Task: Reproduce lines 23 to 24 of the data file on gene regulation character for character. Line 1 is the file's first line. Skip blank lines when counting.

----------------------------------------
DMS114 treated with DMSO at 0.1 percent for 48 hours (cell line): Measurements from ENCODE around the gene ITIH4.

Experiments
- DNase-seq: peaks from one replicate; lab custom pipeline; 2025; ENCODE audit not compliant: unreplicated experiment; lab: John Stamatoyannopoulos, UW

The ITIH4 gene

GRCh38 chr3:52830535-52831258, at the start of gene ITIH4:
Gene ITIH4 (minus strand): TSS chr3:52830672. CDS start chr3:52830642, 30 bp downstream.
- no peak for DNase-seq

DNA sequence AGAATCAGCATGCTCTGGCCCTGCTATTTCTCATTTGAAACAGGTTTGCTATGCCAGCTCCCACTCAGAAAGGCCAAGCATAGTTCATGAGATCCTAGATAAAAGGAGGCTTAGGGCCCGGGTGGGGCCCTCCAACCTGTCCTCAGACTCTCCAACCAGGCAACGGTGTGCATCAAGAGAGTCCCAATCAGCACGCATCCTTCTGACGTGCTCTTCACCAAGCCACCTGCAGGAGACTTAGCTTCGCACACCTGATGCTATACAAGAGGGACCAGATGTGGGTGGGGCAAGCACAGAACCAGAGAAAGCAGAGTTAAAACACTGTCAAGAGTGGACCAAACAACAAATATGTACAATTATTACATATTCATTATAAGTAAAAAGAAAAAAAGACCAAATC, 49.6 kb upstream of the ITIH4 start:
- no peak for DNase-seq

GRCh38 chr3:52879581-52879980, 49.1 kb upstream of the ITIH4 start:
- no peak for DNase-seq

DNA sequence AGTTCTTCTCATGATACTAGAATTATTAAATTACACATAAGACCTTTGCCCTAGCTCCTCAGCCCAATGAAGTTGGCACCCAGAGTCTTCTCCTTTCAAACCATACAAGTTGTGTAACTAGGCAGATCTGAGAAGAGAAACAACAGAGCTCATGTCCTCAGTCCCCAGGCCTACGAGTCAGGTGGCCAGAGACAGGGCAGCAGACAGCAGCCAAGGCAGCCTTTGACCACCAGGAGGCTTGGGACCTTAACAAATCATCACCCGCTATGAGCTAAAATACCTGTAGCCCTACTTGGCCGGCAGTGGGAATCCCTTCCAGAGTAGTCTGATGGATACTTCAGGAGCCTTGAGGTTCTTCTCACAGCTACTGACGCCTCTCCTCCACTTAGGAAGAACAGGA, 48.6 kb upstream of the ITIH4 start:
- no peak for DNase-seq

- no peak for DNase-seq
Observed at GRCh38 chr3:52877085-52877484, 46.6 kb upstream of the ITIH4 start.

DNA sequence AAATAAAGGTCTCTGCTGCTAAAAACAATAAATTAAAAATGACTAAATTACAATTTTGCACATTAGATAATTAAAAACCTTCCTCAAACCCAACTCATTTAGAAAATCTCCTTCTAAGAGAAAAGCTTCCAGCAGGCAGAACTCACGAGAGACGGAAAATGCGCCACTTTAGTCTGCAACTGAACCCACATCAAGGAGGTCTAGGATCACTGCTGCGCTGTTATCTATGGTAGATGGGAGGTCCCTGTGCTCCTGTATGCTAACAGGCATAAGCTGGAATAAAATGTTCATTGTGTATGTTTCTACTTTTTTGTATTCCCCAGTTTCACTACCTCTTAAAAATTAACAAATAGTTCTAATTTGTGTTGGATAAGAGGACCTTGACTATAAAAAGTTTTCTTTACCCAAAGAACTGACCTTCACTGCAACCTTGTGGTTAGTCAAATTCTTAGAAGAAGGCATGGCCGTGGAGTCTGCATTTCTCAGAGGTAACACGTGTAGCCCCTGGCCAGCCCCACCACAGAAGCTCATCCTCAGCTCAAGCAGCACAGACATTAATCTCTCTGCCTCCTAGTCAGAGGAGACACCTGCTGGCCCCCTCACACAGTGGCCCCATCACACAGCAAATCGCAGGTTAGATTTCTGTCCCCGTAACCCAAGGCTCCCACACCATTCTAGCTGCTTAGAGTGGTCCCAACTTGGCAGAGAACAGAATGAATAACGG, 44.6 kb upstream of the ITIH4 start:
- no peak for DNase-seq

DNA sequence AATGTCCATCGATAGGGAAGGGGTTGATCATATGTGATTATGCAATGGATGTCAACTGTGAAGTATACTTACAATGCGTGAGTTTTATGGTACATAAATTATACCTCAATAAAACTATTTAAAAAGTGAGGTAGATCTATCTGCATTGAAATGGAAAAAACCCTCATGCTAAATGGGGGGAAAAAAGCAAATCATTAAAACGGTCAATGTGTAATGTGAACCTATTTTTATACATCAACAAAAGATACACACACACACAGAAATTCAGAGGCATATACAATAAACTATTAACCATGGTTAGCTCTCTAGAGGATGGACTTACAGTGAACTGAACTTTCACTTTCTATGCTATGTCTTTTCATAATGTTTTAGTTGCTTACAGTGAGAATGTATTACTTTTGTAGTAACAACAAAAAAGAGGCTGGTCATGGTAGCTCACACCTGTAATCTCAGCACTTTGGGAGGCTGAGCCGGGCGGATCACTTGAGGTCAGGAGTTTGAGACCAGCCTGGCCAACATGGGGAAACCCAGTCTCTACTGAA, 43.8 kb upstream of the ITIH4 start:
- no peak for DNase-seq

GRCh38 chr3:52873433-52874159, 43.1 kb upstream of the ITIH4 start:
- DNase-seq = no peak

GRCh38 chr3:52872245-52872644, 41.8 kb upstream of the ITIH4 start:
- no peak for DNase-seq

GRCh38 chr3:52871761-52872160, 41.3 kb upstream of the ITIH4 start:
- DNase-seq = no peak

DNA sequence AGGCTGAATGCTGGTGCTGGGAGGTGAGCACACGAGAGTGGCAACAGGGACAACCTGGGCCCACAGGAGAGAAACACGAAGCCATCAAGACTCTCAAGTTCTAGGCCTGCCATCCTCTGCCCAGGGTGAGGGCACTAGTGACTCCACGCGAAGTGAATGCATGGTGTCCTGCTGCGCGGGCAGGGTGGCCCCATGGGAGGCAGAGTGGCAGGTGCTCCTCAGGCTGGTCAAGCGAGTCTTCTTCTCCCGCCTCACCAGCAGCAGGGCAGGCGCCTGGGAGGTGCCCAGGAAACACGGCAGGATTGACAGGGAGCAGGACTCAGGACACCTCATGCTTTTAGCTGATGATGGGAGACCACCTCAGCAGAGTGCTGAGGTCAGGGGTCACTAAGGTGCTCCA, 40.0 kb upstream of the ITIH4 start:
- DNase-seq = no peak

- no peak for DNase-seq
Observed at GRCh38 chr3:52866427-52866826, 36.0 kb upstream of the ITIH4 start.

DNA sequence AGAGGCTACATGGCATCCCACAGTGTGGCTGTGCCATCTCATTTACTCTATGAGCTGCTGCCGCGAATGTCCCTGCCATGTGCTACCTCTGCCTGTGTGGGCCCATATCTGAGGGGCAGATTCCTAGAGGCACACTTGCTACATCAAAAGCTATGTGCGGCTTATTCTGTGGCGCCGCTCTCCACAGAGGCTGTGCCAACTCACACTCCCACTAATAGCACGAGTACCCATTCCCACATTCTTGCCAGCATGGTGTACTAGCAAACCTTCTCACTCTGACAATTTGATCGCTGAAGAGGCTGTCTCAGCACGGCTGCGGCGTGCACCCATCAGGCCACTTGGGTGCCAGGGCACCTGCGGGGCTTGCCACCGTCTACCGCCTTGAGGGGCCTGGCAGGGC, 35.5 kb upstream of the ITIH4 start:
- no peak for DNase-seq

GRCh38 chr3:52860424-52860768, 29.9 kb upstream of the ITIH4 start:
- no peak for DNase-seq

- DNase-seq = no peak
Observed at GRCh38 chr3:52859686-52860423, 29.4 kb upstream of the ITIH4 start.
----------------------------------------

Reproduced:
- no peak for DNase-seq

GRCh38 chr3:52871761-52872160, 41.3 kb upstream of the ITIH4 start: